Abstract Title:

Is there any association between Toxoplasma gondii infection and bipolar disorder? A systematic review and meta-analysis.

Abstract Source:

J Affect Disord. 2017 Feb ;209:59-65. Epub 2016 Nov 17. PMID: 27889597

Abstract Author(s):

João Luís Vieira Monteiro de Barros, Izabela Guimarães Barbosa, Haitham Salem, Natalia Pessoa Rocha, Arthur Kummer, Olaoluwa O Okusaga, Jair C Soares, Antonio Lucio Teixeira

Article Affiliation:

João Luís Vieira Monteiro de Barros


BACKGROUND: The relationship between Toxoplasma gondii infection and the development of bipolar disorder (BD) has long been investigated, yet to date it is still poorly understood and documented. The aim of this review is to derive a summary estimate of the strength of the association between infection with T. gondii and BD from the available published studies.

METHODS: A systematic review was performed using PubMed, LILACS, PsycINFO, and Embase databases. Studies which included a proportion of seropositive BD patients and controls were further examined in a meta-analysis.

RESULTS: One hundred eighteen citations were initially retrieved. Thirteen studies were included in our systematic review. Eight out of these thirteen studies were included in our meta-analysis. Statistical analyses showed that T. gondii infection is associated with with BD (OR=1.26).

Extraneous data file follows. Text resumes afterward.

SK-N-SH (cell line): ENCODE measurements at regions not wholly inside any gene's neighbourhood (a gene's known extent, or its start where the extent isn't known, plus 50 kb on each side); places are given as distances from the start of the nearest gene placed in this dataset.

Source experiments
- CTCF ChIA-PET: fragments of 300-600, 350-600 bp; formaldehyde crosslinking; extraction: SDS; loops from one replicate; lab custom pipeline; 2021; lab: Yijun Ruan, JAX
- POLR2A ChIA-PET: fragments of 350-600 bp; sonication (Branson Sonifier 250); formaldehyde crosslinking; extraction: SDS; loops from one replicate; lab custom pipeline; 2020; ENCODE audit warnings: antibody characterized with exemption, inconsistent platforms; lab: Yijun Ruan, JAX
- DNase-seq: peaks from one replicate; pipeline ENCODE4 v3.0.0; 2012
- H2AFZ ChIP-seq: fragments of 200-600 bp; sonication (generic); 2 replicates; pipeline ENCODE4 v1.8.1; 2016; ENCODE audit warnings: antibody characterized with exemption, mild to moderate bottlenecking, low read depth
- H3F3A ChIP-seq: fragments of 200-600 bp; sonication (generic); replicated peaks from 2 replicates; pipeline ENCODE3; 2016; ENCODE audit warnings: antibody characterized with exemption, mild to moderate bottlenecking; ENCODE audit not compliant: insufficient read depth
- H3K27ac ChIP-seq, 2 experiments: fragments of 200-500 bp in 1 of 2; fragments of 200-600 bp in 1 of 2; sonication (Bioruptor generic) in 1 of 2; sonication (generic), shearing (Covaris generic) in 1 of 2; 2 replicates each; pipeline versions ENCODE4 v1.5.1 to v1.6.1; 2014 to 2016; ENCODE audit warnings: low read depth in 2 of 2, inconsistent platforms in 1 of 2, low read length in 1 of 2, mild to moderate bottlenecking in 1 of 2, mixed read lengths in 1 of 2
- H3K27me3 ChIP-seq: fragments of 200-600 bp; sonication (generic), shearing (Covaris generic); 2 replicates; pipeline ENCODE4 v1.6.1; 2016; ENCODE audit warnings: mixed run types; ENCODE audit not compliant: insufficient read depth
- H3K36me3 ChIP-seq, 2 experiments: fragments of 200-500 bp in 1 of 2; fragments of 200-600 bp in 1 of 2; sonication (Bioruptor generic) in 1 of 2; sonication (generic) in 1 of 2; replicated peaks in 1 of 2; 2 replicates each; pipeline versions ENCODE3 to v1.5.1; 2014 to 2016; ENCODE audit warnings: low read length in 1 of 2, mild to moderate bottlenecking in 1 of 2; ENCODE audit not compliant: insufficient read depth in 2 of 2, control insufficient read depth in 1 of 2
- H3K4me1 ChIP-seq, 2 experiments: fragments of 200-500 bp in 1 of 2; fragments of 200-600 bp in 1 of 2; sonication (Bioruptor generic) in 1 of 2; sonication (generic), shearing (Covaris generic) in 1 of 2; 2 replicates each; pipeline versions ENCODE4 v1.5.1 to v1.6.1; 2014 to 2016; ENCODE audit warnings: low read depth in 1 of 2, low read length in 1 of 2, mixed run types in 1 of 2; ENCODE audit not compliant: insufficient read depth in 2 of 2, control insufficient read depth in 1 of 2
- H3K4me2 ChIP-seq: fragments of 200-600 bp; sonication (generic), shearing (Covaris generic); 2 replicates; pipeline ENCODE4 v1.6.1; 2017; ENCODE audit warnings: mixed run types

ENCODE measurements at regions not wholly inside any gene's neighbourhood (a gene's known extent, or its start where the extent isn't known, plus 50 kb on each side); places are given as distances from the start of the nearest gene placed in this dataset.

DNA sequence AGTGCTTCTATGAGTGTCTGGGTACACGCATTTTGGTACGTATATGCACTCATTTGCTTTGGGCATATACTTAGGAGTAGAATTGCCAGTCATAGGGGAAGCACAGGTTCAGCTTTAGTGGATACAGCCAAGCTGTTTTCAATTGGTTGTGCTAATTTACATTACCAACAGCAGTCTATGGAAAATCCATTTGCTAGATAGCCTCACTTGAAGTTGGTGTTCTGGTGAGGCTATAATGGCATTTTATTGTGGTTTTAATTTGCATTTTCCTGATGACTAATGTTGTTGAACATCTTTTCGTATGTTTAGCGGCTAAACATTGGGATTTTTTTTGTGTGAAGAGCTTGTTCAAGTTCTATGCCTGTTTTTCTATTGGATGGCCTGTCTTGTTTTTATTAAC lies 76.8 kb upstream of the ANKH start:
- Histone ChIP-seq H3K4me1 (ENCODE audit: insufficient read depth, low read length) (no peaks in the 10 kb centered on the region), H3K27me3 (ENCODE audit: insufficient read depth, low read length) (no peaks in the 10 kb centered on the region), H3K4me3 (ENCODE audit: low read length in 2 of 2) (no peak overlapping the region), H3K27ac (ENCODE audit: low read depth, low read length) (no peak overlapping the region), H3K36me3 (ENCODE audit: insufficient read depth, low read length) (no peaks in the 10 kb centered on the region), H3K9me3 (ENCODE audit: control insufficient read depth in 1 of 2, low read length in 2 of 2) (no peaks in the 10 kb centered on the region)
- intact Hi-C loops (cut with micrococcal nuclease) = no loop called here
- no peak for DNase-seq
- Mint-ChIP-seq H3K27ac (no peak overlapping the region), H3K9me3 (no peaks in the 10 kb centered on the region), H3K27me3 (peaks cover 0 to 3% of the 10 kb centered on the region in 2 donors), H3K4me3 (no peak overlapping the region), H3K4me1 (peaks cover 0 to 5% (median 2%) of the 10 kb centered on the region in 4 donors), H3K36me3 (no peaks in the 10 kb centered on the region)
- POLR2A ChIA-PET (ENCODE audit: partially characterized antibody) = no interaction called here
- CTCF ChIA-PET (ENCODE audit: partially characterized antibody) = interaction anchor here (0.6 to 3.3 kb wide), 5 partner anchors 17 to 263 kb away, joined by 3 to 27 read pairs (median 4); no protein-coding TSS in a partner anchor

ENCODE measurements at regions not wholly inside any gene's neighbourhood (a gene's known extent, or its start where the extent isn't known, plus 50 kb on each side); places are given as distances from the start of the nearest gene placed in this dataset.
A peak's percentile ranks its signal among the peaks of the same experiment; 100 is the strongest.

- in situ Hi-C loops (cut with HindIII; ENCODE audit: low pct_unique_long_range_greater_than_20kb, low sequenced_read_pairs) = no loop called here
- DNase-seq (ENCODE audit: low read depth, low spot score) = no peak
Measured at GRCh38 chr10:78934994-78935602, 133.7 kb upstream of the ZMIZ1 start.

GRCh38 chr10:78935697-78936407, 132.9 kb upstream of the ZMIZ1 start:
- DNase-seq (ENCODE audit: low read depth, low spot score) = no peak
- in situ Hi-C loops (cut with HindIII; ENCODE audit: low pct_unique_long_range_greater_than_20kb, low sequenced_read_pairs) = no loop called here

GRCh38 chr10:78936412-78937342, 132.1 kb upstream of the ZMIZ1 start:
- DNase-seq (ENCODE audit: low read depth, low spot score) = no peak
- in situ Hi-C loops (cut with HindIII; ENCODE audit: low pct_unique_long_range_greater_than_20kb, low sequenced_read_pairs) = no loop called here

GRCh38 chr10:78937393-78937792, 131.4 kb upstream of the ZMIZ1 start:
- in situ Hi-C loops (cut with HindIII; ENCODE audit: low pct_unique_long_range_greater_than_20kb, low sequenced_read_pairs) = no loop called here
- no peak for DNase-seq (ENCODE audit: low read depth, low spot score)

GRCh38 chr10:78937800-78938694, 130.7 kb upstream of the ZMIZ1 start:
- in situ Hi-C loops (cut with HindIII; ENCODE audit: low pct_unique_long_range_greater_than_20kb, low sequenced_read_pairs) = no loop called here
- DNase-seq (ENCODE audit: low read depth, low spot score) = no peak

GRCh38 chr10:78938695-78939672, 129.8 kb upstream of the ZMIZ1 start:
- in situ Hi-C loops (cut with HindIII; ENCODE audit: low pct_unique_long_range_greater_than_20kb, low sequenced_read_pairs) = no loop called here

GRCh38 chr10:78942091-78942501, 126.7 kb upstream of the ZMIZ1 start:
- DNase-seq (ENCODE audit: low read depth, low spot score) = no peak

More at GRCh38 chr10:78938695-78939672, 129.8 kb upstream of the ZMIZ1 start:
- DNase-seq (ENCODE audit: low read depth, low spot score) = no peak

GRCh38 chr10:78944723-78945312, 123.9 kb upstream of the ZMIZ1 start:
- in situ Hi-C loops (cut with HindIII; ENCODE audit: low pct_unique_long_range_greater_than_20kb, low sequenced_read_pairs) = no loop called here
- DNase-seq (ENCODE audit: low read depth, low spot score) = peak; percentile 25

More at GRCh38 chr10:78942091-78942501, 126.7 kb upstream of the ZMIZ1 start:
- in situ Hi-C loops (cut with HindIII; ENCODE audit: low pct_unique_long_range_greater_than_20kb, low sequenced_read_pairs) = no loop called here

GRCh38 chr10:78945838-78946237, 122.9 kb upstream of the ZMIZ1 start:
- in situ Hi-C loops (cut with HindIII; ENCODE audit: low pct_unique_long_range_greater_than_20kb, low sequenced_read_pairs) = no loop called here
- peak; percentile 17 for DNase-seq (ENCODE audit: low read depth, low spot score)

LIMITATIONS: Small sample size was the major limitation among the studies that carried out serological analyses. In addition, the available studies did not have enough information on disease status/severity or type of bipolar disorder. Also, it was not possible to analyze pregnancy status or perinatal infection. Future studies addressing the aforementioned topics are clearly needed.

CONCLUSIONS: Despite heterogeneous results, patients with BD are more likely to be infected by T. gondii than controls. Early T. gondii infection might predispose the development of BD. T.gondii infection is becoming clinically relevant in psychiatric disorders and future mechanistic studies are required to elucidate the underlying pathophysiological mechanisms.

Study Type : Meta Analysis, Review

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